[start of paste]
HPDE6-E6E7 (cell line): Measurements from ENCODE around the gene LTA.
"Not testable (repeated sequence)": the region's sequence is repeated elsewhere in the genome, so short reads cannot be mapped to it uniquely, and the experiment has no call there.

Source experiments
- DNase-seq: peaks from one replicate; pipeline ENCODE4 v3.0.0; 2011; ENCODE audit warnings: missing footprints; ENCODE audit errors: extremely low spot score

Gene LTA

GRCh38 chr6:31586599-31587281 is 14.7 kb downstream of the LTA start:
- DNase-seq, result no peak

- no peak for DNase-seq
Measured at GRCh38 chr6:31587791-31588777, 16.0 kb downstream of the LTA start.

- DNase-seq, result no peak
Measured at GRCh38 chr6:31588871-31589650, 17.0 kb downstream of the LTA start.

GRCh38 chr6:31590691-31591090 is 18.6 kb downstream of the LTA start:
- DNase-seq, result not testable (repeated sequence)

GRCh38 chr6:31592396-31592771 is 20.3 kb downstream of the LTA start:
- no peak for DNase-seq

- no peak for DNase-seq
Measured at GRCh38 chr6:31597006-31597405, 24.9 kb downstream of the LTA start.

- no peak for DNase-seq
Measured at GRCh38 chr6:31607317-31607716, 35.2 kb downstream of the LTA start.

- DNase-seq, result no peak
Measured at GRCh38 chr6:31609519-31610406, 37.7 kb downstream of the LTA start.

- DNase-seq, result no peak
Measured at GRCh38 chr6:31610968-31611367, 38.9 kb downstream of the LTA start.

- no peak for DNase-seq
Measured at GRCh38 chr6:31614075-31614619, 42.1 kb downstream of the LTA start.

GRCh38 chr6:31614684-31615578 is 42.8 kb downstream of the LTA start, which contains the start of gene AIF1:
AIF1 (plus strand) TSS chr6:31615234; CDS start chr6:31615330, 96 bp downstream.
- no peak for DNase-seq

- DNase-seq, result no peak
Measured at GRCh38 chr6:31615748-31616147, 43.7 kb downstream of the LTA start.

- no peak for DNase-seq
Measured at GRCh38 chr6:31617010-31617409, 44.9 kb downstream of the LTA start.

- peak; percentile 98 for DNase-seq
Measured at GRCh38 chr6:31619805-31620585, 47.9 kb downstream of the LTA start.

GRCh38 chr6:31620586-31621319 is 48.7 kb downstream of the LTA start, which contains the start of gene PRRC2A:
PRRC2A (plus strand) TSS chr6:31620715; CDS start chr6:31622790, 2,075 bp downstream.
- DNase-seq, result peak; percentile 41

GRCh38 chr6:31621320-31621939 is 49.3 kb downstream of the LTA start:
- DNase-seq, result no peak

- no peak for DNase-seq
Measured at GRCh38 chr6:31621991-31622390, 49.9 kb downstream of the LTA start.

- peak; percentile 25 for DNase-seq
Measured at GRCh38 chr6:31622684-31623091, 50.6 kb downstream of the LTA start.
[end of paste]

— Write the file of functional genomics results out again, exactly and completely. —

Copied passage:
HPDE6-E6E7 (cell line): Measurements from ENCODE around the gene LTA.
"Not testable (repeated sequence)": the region's sequence is repeated elsewhere in the genome, so short reads cannot be mapped to it uniquely, and the experiment has no call there.

Source experiments
- DNase-seq: peaks from one replicate; pipeline ENCODE4 v3.0.0; 2011; ENCODE audit warnings: missing footprints; ENCODE audit errors: extremely low spot score

Gene LTA

GRCh38 chr6:31586599-31587281 is 14.7 kb downstream of the LTA start:
- DNase-seq, result no peak

- no peak for DNase-seq
Measured at GRCh38 chr6:31587791-31588777, 16.0 kb downstream of the LTA start.

- DNase-seq, result no peak
Measured at GRCh38 chr6:31588871-31589650, 17.0 kb downstream of the LTA start.

GRCh38 chr6:31590691-31591090 is 18.6 kb downstream of the LTA start:
- DNase-seq, result not testable (repeated sequence)

GRCh38 chr6:31592396-31592771 is 20.3 kb downstream of the LTA start:
- no peak for DNase-seq

- no peak for DNase-seq
Measured at GRCh38 chr6:31597006-31597405, 24.9 kb downstream of the LTA start.

- no peak for DNase-seq
Measured at GRCh38 chr6:31607317-31607716, 35.2 kb downstream of the LTA start.

- DNase-seq, result no peak
Measured at GRCh38 chr6:31609519-31610406, 37.7 kb downstream of the LTA start.

- DNase-seq, result no peak
Measured at GRCh38 chr6:31610968-31611367, 38.9 kb downstream of the LTA start.

- no peak for DNase-seq
Measured at GRCh38 chr6:31614075-31614619, 42.1 kb downstream of the LTA start.

GRCh38 chr6:31614684-31615578 is 42.8 kb downstream of the LTA start, which contains the start of gene AIF1:
AIF1 (plus strand) TSS chr6:31615234; CDS start chr6:31615330, 96 bp downstream.
- no peak for DNase-seq

- DNase-seq, result no peak
Measured at GRCh38 chr6:31615748-31616147, 43.7 kb downstream of the LTA start.

- no peak for DNase-seq
Measured at GRCh38 chr6:31617010-31617409, 44.9 kb downstream of the LTA start.

- peak; percentile 98 for DNase-seq
Measured at GRCh38 chr6:31619805-31620585, 47.9 kb downstream of the LTA start.

GRCh38 chr6:31620586-31621319 is 48.7 kb downstream of the LTA start, which contains the start of gene PRRC2A:
PRRC2A (plus strand) TSS chr6:31620715; CDS start chr6:31622790, 2,075 bp downstream.
- DNase-seq, result peak; percentile 41

GRCh38 chr6:31621320-31621939 is 49.3 kb downstream of the LTA start:
- DNase-seq, result no peak

- no peak for DNase-seq
Measured at GRCh38 chr6:31621991-31622390, 49.9 kb downstream of the LTA start.

- peak; percentile 25 for DNase-seq
Measured at GRCh38 chr6:31622684-31623091, 50.6 kb downstream of the LTA start.